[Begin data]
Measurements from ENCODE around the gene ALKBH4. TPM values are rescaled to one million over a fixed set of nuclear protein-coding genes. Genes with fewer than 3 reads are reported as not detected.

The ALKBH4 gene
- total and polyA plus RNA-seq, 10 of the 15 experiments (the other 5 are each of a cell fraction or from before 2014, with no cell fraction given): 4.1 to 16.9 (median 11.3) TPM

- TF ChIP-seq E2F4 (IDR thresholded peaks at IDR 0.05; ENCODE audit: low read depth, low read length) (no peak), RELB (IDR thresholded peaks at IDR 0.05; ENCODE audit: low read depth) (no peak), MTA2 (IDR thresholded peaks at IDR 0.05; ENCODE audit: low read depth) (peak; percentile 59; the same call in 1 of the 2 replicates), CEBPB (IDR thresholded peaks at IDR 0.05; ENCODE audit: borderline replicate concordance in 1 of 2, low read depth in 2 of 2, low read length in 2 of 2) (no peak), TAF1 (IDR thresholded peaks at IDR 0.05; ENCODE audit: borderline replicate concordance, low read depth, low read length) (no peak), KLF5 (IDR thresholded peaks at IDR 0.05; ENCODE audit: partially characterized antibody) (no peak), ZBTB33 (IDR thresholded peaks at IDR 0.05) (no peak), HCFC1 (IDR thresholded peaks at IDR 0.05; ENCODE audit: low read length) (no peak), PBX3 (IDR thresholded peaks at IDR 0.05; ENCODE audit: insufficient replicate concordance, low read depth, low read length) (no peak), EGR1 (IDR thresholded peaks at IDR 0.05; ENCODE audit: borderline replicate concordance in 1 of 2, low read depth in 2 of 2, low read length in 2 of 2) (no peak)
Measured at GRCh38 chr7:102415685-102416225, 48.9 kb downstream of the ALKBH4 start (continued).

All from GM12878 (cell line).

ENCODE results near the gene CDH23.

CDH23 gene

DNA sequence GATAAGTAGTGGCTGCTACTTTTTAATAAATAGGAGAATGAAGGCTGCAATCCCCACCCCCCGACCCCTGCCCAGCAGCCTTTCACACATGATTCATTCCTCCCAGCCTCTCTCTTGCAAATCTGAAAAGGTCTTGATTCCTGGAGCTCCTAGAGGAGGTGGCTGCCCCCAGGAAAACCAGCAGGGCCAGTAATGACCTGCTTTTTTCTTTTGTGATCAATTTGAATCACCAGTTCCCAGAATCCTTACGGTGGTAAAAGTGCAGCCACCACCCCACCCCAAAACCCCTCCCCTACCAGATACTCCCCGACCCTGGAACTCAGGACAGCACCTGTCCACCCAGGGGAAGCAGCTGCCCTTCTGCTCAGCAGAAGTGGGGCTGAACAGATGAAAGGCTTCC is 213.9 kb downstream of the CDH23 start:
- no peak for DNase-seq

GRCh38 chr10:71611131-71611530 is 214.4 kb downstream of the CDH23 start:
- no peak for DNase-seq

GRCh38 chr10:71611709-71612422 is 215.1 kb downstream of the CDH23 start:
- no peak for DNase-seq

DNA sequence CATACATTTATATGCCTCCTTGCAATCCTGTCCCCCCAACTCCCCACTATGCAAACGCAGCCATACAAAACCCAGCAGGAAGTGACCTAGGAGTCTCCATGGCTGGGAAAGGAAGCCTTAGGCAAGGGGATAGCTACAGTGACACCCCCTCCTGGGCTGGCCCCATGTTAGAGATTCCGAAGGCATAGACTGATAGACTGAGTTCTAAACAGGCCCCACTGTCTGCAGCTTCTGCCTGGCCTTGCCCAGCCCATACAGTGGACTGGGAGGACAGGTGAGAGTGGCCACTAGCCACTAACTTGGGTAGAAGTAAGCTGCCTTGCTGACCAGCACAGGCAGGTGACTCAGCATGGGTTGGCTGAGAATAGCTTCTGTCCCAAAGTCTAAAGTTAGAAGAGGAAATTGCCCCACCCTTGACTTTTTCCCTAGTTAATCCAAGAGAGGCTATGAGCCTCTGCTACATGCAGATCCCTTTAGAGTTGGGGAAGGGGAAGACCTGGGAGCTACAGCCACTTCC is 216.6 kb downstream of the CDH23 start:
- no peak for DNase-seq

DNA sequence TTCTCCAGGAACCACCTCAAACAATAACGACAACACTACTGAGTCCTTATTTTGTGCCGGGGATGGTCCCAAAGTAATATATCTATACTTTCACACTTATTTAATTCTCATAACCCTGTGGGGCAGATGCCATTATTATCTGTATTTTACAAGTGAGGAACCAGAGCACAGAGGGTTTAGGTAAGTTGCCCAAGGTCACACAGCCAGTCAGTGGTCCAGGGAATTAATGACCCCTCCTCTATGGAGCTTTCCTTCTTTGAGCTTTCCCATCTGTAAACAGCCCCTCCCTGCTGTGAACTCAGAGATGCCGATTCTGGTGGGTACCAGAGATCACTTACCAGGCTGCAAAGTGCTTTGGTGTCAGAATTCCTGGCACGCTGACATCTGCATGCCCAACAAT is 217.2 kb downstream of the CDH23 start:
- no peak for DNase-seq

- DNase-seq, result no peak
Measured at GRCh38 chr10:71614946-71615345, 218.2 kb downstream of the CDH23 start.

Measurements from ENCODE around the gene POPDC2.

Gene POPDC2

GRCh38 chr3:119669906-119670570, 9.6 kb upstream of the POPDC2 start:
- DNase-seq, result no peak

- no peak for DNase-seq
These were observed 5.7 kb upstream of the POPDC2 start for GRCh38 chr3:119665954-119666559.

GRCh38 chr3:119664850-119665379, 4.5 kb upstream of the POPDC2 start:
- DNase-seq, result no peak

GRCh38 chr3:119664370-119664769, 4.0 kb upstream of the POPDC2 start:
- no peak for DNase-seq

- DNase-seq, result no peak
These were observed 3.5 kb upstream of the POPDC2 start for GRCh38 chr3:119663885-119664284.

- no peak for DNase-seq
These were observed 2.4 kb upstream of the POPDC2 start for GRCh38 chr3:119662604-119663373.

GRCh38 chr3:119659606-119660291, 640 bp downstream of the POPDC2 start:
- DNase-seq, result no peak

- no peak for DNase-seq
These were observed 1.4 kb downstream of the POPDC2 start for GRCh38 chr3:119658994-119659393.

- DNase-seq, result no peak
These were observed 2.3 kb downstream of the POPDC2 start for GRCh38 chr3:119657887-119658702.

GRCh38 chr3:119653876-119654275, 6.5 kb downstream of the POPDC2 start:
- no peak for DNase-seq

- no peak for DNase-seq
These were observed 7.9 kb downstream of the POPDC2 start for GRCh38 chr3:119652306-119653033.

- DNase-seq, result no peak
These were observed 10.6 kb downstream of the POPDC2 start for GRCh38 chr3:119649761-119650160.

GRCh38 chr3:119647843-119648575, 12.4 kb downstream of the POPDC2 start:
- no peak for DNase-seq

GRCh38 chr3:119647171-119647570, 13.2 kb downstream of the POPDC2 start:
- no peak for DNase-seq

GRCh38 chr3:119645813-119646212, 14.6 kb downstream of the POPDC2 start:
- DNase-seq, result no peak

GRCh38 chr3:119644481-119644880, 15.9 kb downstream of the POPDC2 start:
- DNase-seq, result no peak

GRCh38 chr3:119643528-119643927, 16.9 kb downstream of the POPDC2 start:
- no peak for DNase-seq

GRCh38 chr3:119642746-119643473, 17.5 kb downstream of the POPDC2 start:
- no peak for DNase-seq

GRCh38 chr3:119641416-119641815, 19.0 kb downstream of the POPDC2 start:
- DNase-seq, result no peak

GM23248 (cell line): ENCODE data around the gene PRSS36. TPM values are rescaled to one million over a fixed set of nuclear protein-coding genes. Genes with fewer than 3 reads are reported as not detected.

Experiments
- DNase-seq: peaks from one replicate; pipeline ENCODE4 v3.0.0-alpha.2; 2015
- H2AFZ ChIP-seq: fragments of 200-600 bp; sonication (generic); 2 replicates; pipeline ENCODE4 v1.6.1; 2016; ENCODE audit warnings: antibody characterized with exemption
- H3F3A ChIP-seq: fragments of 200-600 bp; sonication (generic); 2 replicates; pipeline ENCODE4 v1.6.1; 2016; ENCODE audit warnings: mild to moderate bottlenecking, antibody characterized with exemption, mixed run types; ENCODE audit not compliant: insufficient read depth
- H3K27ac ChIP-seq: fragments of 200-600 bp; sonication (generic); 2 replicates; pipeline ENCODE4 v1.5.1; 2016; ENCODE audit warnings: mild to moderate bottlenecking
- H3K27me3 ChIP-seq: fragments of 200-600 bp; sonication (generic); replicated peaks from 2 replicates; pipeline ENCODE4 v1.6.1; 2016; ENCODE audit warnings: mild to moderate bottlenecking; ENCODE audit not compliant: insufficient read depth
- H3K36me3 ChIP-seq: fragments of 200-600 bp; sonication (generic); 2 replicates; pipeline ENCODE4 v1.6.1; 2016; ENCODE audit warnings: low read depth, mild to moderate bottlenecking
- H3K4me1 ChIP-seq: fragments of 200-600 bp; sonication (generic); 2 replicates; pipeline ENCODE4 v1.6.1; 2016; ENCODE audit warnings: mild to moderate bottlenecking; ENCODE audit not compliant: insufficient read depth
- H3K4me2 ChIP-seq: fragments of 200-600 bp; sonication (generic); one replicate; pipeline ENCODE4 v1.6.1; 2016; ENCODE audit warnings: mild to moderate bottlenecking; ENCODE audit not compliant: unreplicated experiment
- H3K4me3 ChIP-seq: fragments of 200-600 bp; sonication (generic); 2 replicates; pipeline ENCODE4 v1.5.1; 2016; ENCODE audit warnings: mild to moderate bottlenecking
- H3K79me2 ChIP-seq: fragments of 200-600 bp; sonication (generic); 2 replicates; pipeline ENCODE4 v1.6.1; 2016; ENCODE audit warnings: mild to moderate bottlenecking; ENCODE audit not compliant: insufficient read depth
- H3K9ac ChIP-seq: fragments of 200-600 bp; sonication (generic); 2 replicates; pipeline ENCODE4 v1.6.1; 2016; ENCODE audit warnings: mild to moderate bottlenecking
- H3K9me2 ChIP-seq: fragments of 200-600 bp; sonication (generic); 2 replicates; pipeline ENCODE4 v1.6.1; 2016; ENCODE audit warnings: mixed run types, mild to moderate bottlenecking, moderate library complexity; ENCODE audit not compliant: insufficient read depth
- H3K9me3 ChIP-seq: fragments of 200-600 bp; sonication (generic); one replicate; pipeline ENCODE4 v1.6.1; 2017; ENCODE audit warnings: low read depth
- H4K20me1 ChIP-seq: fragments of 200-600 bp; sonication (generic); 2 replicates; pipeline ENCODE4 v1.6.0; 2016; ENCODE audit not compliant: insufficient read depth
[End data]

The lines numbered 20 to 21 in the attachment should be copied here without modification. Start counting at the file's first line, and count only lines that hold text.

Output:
Measured at GRCh38 chr10:71614946-71615345, 218.2 kb downstream of the CDH23 start.

Measurements from ENCODE around the gene POPDC2.